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Jun 212014
 

Classic rock (which is really a radio format, not a musical genre) is a strange animal, which has spawned an audience that apparently cares more about hit songs and memories than about who’s actually onstage.

Styx

Styx has been improved by its latter-day personnel changes.

By Brett Milano

Thursday night marked the first of many ‘70s-centric bills that are headed for the Blue Hills Bank Pavilion this summer, turning the place into a living classic-rock playlist. Doing the honors this time were Styx, Foreigner and former Eagles guitarist Don Felder, who between them played exactly one song (in Felder’s set) less than 30 years old. So what the hell was local power-pop artist Corin Ashley doing here?

Same thing everything else was doing: Having a little fun and reconnecting with some music he freely admits to loving. Ashley got called in by WFNX’s Chachi Loprete to open the show; he wound up playing all of four songs solo acoustic while the crowd was just starting to dribble in. Can’t say he didn’t grab the moment, though; as he managed to generate a singalong with his second number—a nifty British Invasion update whose title, “Badfinger Bridge,” reveals its inspiration. Ashley has what they used to call a radio voice, the kind of high and forceful one that used to jump out of the airwaves—and still would be if more programmers were paying attention. And lest you think he’s too hip for this sort of show, his first words when I cornered him after the set were “Man, I just gotta meet (Styx guitarist) Tommy Shaw.”

Classic rock (which is really a radio format, not a musical genre) is a strange animal, which has spawned an audience that apparently cares more about hit songs and memories than about who’s actually onstage: Case in point: For the first chunk of Foreigner’s set, not a single person onstage had anything to do with Foreigner’s hits or anybody else’s. Founding guitarist/main songwriter Mick Jones has been the one consistent member, but he’s been having health problems and no longer makes every gig; everybody else in the current lineup joined long after the hits dried up. And nobody in the near-full house seemed too disgruntled when a band of ringers stepped out to open the set with “Double Vision” and “Head Games.” But Jones’ health is improving and he joined the band 20 minutes into the set, and livened things up considerably; playing some loose-cannon solos that put some grit into the mix. Bringing out a Brockton High School choir for “I Want to Know What Love Is” was a nice touch, but miking them would have been even nicer. The encore of “Hot Blooded” was enough to stir whatever adolescent hormones this crowd had left.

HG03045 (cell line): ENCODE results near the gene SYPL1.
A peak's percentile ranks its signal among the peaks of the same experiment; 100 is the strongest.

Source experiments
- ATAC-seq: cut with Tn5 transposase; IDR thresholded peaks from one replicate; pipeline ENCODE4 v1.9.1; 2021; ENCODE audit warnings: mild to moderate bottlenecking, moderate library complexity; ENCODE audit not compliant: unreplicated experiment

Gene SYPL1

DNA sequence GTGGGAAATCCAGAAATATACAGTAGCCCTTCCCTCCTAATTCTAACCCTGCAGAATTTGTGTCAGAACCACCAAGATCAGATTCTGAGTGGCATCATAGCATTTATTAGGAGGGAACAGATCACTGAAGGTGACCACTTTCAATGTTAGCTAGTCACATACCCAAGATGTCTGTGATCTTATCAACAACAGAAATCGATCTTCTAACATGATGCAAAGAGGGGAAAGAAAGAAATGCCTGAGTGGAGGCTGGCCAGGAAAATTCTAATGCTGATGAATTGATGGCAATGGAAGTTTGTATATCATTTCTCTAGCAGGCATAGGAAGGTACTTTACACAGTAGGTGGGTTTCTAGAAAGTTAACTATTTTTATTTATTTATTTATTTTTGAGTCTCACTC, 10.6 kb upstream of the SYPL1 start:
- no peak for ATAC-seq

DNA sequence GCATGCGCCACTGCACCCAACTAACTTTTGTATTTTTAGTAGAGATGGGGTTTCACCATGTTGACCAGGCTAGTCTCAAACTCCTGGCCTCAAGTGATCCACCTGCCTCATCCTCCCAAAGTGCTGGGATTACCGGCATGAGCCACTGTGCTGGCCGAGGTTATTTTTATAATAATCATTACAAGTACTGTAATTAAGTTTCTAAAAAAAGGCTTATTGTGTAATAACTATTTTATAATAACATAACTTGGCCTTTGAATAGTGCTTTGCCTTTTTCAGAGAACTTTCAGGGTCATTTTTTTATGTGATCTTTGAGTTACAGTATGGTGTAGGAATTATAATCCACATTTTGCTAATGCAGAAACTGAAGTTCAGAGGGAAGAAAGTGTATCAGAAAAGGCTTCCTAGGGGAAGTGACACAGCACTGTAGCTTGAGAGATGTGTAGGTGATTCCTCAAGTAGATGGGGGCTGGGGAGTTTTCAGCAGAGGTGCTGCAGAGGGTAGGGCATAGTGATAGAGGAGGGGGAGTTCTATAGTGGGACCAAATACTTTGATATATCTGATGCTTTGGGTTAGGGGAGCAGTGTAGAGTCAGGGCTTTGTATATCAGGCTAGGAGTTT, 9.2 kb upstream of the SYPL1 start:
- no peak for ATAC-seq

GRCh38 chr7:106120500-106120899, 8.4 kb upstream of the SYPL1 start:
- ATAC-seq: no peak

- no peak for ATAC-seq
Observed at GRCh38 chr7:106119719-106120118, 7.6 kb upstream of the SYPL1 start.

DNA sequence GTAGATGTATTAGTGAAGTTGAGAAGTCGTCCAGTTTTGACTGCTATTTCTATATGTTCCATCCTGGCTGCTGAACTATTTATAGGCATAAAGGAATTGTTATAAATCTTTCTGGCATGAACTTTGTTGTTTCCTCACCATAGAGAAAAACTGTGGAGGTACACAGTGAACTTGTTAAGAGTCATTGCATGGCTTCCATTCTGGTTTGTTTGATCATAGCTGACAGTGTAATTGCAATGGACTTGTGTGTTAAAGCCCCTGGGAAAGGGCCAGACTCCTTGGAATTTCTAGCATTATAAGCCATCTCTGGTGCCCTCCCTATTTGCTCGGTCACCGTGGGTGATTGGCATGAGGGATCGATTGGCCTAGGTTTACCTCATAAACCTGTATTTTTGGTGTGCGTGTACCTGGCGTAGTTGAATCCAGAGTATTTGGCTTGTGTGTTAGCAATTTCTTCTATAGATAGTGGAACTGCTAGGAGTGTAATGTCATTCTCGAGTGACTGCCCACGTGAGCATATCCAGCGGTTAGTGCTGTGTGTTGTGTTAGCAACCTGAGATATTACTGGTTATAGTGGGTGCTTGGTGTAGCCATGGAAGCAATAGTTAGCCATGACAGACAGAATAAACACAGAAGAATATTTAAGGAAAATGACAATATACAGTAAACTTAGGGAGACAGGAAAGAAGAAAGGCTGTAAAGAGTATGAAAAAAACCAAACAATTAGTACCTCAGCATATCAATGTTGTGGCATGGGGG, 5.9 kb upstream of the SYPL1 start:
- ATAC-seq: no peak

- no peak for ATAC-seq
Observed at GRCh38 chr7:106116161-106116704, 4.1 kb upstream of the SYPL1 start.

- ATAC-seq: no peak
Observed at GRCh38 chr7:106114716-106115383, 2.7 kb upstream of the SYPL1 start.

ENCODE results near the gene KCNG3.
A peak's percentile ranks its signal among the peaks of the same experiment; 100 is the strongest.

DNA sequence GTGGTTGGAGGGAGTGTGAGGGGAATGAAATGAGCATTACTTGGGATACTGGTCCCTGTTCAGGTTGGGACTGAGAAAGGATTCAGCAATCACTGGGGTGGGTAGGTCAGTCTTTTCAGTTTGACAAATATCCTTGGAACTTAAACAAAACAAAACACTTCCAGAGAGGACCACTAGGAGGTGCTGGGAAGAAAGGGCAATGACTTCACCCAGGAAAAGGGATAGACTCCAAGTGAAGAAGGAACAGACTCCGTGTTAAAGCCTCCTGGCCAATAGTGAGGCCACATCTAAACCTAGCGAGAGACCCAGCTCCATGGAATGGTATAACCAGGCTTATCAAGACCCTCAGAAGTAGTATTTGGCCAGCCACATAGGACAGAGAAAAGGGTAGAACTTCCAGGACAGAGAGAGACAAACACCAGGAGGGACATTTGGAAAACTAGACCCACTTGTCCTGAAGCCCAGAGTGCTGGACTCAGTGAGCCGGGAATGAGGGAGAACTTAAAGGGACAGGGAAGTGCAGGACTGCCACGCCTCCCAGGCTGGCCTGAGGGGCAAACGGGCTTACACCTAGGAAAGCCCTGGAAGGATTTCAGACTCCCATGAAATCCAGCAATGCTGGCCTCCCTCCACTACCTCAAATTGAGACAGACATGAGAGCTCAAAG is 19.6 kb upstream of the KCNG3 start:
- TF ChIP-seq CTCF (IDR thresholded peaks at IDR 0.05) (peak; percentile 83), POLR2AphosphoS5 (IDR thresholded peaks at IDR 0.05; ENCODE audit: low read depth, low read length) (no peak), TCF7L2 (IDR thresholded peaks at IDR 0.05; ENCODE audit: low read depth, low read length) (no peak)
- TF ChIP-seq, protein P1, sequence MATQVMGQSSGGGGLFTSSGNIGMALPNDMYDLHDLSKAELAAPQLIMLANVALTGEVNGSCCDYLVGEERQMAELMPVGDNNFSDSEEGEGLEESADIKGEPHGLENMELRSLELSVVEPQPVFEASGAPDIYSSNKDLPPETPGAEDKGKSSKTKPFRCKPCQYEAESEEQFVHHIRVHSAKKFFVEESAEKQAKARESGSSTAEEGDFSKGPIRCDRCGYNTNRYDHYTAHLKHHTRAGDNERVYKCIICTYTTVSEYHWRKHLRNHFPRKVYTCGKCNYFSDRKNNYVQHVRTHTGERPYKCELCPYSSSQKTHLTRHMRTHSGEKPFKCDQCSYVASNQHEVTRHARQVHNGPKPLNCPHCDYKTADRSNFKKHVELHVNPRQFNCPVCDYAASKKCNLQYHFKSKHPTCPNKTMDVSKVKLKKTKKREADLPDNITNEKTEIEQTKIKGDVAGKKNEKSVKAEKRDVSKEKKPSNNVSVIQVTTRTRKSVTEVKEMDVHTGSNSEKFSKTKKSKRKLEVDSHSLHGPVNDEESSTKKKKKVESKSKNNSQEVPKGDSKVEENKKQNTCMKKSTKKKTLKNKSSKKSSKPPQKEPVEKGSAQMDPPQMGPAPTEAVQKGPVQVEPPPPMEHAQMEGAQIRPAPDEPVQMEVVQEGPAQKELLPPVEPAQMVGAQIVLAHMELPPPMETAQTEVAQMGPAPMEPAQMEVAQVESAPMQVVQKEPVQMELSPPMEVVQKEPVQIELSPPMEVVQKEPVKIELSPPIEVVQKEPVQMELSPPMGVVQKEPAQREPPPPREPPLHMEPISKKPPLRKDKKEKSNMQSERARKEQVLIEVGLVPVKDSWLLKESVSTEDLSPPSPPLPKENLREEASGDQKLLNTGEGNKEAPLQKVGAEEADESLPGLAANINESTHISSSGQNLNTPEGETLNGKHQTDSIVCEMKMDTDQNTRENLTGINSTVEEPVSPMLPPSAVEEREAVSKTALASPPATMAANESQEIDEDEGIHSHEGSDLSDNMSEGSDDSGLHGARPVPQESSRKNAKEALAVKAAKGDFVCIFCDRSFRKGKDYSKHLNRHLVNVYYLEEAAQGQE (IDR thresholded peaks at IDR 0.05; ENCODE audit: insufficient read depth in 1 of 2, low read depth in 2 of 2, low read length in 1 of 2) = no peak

Don Felder isn’t the first good musician to get kicked out of the Eagles, but he’s the first to write a tell-all book (Heaven and Hell: My Life in the Eagles) and a few nasty songs about it. (The story in a nutshell: You don’t go asking Don Henley and Glenn Frey for more money). On Thursday Felder played a new song, “You Don’t Have Me,” that was clearly a poison-pen letter to his ex-bandmates. So it may seem strange that he otherwise played an all-Eagles set, doing songs largely associated with the two guys that sacked him. He did feature songs he co-wrote (the music to “Hotel California” was his), but not entirely: He also did “Witchy Woman” which was recorded before he joined. There’s a reason Felder never sang much in the Eagles; his voice is serviceable but not frontman-distinctive. On the other hand, he’s far and away the best guitarist the Eagles ever had—and yes, that includes the burned-out Joe Walsh—so hearing the proper solos was enough reason to haul out “One Of These Nights” and “Life in the Fast Land” one more time.

The latter-day personnel changes has actually improved Styx: They parted awhile back from frontman Dennis DeYoung, who was to blame for most of the hit ballads, and they no longer bother playing them, so no “Babe,” “Best of Times” or “Don’t Let It End” in the set. Instead they’ve gone back to their original sound, sort of a middlebrow, Midweatern take on British prog rock. As played on Thursday, their 1972 debut hit “Lady” still sounds like the Hollies on steroids, which is a good thing. Lack of their frontman has apparently given Styx a sense of purpose—they’re underdogs, so they work harder—and they’re good-natured about the nostalgic role they serve for their fans. In the night’s best bit of stage patter, singer/guitarist Shaw pointed at the audience and said “You’re out there trying to look all grown-up and respectable…but I remember you.” And in a weird bit of synchronicity, a fully-uniformed cop walked past me, singing along with the words while Shaw sang about running from “the long arm of the law” on “Renegade.” It was the kind of set that makes the classic-rock zone a fun place to visit, whether or not you really want to live there.


Brett Milano has been covering music in Boston for decades, and is the author of Vinyl Junkies: Adventures in Record Collecting (St. Martins, 2001) and The Sound of Our Town: A History of Boston Rock & Roll (Commonwealth Editions, 2007). He recently returned from New Orleans where he was editor of the music and culture magazine OffBeat.

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